Gerhart Richter was born in Dresden on February 9th, 1932. His father was a teacher and his mother was a bookseller who loved to play the piano. The early years of his life were ordered, structured and simple. When World War II arrived life became difficult and uncertain. The family moved to Poland and were shielded somewhat from the war for a little while. But Horst Richter, Gerhart’s father was conscripted into the German Army and became a prisoner of war. He was returned to his family in 1946. His family had moved to near the Czech border.
The family was never received well. Teachers prior to the war had to join the Nazi Party. Horst Richter never taught again. The family struggled with personal loss and economic hardship. They were alienated from most others. Gerhart was too young to be in the army but he certainly suffered the consequences.Within 6 months of completing his studies at the Art Institute in Dresden Gerhart Richter was exhibiting at several galleries and collectors began to show interest. His style is unique and always fresh. I think he is one of the greatest artists of the world.
Düsenjäger, Jet Fighter is oil on canvas Richter painted in 1963. I get a sense of wild speed, courage and nerve when I look at this piece. It always astounds me what is asked of our military and they rise as heroes every time. This jet fighter slices through air to carry out a successful mission. The art has guts and the story it tells is crystal clear. We don’t know the challenges or the outcome but we do know heroes are here.
Verkündigung nach Tizian ("Annunciation, after Titian") was painted in 1973 and is oil on canvas. It is currently at the Tate Museum in London. Some believe in modern times it is challenging to create art as the masters who came before us did not have the plethora of options we have today. And we so appreciate the masters whom we studied. In this painting we see Gabriel singing to Mary but all is blurred. The further back you go the more blurry the painting is. Does that make the painting meaningless? Richter seems to make Titian in 1973 to show you can’t make Titian in 1973. The question seems to me to be do the constant mechanical reproductions we see cause originality to be lost?
“Bali Yellow” was painted in 1997. It is a watercolor on paper. This abstract is what first attracted me and sent me in a deep dive to learn what I could about this artist. I love this painting. I think abstract is extraordinary. I try to create an abstract I like but it feels like riding a bucking horse to me. Gerhart Richter did this in a water color medium! I think it’s gorgeous. I think it moves, it winks and it flirts with the viewer. Parts of it capture your eye again and again. To me it sparkles!
“September” is oil on canvas and was painted in 2005. It resides in the Museum of Modern Art. Very few artists would dare to take on the subject of that awful September day for fear of being banal or over dramatic. Instead Gerhard Richter chose to make the piece the size of a normal television screen which is how most of us saw the horror of September 11. We see the towers almost as if on a frozen surface of ice, grayed down yet iconic, honoring all who perished on that day. It is a sobering piece of art. I often go back to it. I will never forget. The magic of the painting to me isn’t the actual memory. The magic is an artist honoring our loss is such a prolific way. I learned when Richter first created it he wiped off the burning of the buildings. It was too garish. He grayed it and produced a way for us to view the carnage in a painting that is nearly obliterated. I think it is moving, graceful and impactful, in a gentle way.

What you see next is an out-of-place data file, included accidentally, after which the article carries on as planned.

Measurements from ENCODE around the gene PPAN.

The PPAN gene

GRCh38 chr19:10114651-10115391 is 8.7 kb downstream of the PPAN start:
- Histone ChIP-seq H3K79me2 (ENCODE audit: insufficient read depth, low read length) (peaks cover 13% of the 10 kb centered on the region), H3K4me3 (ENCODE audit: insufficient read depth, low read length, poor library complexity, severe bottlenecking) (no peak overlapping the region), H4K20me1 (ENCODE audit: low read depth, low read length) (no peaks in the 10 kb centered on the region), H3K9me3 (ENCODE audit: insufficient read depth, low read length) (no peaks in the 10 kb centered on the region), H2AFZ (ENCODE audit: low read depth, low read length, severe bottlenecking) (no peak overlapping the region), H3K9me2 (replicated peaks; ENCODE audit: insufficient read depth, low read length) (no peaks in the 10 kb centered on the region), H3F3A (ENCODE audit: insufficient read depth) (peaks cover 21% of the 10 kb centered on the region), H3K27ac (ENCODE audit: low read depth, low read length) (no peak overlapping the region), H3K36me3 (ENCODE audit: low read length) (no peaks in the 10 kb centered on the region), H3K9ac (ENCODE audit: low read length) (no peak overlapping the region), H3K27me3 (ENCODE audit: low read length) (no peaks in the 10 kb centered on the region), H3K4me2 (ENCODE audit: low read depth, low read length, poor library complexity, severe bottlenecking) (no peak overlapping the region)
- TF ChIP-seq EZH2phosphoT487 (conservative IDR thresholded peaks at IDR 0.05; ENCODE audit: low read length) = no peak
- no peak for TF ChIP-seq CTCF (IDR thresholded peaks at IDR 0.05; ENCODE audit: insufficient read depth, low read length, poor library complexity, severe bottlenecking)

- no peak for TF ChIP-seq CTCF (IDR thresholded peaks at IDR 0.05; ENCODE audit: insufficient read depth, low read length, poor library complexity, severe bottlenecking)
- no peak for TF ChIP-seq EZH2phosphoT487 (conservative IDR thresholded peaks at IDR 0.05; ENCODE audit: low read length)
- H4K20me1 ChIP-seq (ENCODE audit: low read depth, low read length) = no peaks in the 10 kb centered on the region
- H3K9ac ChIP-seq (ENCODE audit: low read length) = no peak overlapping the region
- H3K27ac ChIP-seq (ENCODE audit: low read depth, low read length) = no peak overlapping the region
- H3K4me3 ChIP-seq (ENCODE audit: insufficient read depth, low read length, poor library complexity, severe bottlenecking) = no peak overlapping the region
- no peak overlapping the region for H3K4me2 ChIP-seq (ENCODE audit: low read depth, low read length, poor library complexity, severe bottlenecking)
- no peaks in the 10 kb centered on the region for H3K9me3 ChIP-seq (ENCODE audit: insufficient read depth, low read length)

I think Gerhard Richter is Germany’s best kept secret. He is a prolific and inventive artist, certainly known worldwide. He thinks through his paintings and he goes to a place where he presents his art in a unique way. His work is controversial and important in a world of constant visual entertainment. Yet his work is always relevant. Down to my most basic core, that special place deep inside, I love the art. I return to his art. I don’t have to look for any huge symbolism or controversy. I only have to look, breathe and enjoy.
To keep you up to date on my da Vinci mystery, I have quite a few trails to follow. The answers might not ever be revealed and I knew that going into it. It does intrigue me and so is something I will return to over and over. I don’t believe this is a da Vinci piece. I believe the work was created by a student of da Vinci. Leonardo passed away in 1519. That means 500 years of art to research! It might seem daunting to some. But I love art and I love this art mystery. I am excited to go into the labyrinth of this project that I have before me! I think the largest question that I can never know is who in my family lovingly framed this piece!
See you next time!